The Oncofertility Consortium is a network of medical specialists, scientists, and scholars dedicated to exploring the reproductive future of cancer survivors. In this webinar, Dr. Andreana Holowatyj discusses trends in early-onset colorectal cancer, how cancer therapies can differentially impact younger patients, and how the PREFACE study aims to address fertility concerns for these patients.
"'As the number of adults within their childbearing years diagnosed with, treated for and surviving colorectal cancer continues to rise, reproductive health concerns remain an unmet need within this growing patient population. Funding from this NCI MERIT award directly supports our research that aims to close this gap and ultimately lead to incorporating reproductive health care into routine clinical management of early-onset colorectal cancer and to improve our patient outcomes,' Holowatyj said."
'"As the incidence rates of early-onset colorectal cancer continue to rise and yield a disproportionate impact across diverse populations, our findings draw timely attention to the need for health equity considerations in multi-gene panel testing development,' said the study's corresponding author, Andreana Holowatyj, Ph.D., MSCI, assistant professor of Medicine at Vanderbilt University Medical Center and Vanderbilt-Ingram Cancer Center."
"Germline genetic features differed by race/ethnicity in young patients with CRC, suggesting that current multigene panel tests may not be representative of EOCRC risk in diverse populations. Further study is needed to optimize genes selected for genetic testing in EOCRC via ancestry-specific gene and variant discovery to yield equitable clinical benefits for all patients and to mitigate inequities in disease burden." - Dr. Holowatyj and colleagues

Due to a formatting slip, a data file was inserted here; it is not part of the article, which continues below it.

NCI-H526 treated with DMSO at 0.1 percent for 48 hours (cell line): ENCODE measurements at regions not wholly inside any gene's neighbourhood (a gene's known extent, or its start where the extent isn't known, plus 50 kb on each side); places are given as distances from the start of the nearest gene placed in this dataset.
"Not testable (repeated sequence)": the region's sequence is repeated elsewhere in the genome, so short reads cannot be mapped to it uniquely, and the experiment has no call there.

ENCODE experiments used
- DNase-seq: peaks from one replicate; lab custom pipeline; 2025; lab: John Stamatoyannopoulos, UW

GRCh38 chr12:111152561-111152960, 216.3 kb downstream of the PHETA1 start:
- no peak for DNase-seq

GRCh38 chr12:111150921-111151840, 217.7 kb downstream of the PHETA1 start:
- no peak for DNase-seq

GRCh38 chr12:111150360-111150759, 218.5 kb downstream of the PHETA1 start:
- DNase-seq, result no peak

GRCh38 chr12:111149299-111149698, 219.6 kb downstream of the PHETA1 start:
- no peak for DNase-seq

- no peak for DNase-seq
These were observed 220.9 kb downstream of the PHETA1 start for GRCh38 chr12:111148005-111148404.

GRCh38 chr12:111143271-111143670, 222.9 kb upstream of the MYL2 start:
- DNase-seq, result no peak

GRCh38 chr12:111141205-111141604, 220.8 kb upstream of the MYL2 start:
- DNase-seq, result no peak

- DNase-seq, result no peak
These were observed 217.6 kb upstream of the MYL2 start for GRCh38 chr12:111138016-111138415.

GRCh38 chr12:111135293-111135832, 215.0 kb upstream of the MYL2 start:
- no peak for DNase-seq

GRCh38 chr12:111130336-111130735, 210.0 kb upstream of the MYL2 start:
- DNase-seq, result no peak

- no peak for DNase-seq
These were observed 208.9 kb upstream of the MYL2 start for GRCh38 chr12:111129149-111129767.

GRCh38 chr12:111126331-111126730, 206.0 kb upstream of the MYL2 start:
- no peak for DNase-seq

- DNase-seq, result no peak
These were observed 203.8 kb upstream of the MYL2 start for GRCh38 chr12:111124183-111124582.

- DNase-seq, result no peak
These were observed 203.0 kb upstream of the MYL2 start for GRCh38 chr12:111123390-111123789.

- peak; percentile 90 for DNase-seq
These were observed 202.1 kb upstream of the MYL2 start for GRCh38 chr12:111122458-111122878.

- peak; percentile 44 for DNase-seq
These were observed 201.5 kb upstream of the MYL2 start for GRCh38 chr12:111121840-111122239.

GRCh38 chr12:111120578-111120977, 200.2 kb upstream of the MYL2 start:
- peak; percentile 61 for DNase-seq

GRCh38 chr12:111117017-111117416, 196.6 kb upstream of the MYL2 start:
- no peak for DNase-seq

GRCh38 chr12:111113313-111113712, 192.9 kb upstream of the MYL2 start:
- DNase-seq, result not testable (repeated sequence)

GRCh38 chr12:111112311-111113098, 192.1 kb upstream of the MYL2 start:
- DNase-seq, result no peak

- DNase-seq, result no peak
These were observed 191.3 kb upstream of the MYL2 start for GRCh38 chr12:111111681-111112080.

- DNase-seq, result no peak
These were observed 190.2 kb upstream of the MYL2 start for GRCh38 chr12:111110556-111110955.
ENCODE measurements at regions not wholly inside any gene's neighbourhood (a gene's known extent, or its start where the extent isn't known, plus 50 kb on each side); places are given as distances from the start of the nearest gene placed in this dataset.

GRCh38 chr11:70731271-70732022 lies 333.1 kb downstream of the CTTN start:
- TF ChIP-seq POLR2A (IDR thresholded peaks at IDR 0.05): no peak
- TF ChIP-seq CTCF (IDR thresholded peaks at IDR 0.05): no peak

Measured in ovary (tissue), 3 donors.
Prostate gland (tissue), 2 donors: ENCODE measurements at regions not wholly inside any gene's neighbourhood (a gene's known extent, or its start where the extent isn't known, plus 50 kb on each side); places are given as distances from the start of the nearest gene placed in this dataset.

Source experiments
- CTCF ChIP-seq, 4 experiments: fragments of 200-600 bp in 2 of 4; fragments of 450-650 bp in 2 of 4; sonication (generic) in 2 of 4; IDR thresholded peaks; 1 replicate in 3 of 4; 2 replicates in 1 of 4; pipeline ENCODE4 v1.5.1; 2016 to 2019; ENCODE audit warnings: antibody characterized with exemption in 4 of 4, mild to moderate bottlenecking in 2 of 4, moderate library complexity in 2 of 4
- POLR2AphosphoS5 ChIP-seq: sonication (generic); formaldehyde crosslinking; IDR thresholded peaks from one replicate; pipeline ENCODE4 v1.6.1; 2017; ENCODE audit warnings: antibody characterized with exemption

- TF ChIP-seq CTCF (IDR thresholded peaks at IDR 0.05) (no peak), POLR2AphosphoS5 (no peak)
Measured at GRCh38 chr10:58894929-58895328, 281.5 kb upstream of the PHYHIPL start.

Understanding the biological underpinnings of early-onset colorectal cancer has been a major focus of Andreana N. Holowatyj, PhD, MS, assistant professor of medicine and cancer biology at the Vanderbilt University Medical Center and Vanderbilt-Ingram Cancer Center. In a study published this month in AACR journal Cancer Discovery, Holowatyj and colleagues explained that while the cause of early-onset colorectal cancer is unknown, multiple factors likely contribute, including diet, social determinants of health, and genetics.
There were significant differences for LRP1B, FLT4, FBXW7, RNF43, ATRX, APC and PIK3CA mutation frequencies in early-onset non-hypermutated CRCs between racial/ethnic groups. Heterogeneities by race/ethnicity were observed for the effect of APC, FLT4 and FAT1 between early-onset and late-onset non-hypermutated CRC. By sex, heterogeneity was observed for the effect of EP300, BRAF, WRN, KRAS, AXIN2 and SMAD2. Males and females with non-hypermutated CRC had different trends in EP300 mutations by age group.
The entire colorectal cancer community was invited to tune into FightCRC's virtual international symposium on early-onset colorectal cancer in June 2022. In the Panel defining 'Novel and unique dimensions from early-onset CRC', Dr. Holowatyj presented on "Fertility and sexual health after early-onset colorectal cancer diagnosis and treatment: Results from the REACT Study".